LECTURE | Accumulated Catastrophes, with Jodi Byrd

Woman with short grey hair and round glasses smiling at camera
March 5, 2024
3:30PM - 5:00PM
311 Denney Hall

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Add to Calendar 2024-03-05 15:30:00 2024-03-05 17:00:00 LECTURE | Accumulated Catastrophes, with Jodi Byrd Jodi A. Byrd is an enrolled citizen of the Chickasaw Nation and associate professor of Literatures in English at Cornell University, where they also hold affiliations with American Studies, American Indian and Indigenous Studies, LGBT Studies, and Performance and Media Arts. They are the author of Transit of Empire: Indigenous Critiques of Colonialism as well as a number of recent articles in Indigenous feminisms, video game studies, Indigenous queer studies, and settler colonial studies.This talk engages in a conversation about how we understand catastrophe in the present from the multiple catastrophes that began with European arrival to the Americas with conquest and transatlantic slavery as intertwined projects. Discussing theories of racial capitalism in conversation with Black fungibility through Tiffany Lethabo King and Sylvia Wynter, the talk will historicize catastrophe through Southeastern American Indian (specifically my own Chickasaw) histories with Hernando De Soto.  NOTE: Those interested in this lecture may also consider attending Byrd's workshop earlier the same day. This event is sponsored by the Global Arts + Humanities Discovery ThemeRSVP HERE: 311 Denney Hall American Indian Studies ais@osu.edu America/New_York public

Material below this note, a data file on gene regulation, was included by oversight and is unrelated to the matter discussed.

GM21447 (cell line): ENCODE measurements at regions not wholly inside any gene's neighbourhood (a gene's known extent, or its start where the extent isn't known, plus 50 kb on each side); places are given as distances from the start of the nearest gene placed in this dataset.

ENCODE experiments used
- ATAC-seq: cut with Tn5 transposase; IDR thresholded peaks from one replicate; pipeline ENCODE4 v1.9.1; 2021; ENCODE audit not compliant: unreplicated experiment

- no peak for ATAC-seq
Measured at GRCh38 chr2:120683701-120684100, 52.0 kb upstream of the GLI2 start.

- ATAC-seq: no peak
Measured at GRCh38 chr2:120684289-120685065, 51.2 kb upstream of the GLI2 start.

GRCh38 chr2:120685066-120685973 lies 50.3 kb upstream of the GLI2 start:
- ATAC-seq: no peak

Jodi A. Byrd is an enrolled citizen of the Chickasaw Nation and associate professor of Literatures in English at Cornell University, where they also hold affiliations with American Studies, American Indian and Indigenous Studies, LGBT Studies, and Performance and Media Arts. They are the author of Transit of Empire: Indigenous Critiques of Colonialism as well as a number of recent articles in Indigenous feminisms, video game studies, Indigenous queer studies, and settler colonial studies.

This talk engages in a conversation about how we understand catastrophe in the present from the multiple catastrophes that began with European arrival to the Americas with conquest and transatlantic slavery as intertwined projects. Discussing theories of racial capitalism in conversation with Black fungibility through Tiffany Lethabo King and Sylvia Wynter, the talk will historicize catastrophe through Southeastern American Indian (specifically my own Chickasaw) histories with Hernando De Soto. 

 NOTE: Those interested in this lecture may also consider attending Byrd's workshop earlier the same day. 

This event is sponsored by the Global Arts + Humanities Discovery Theme

RSVP HERE: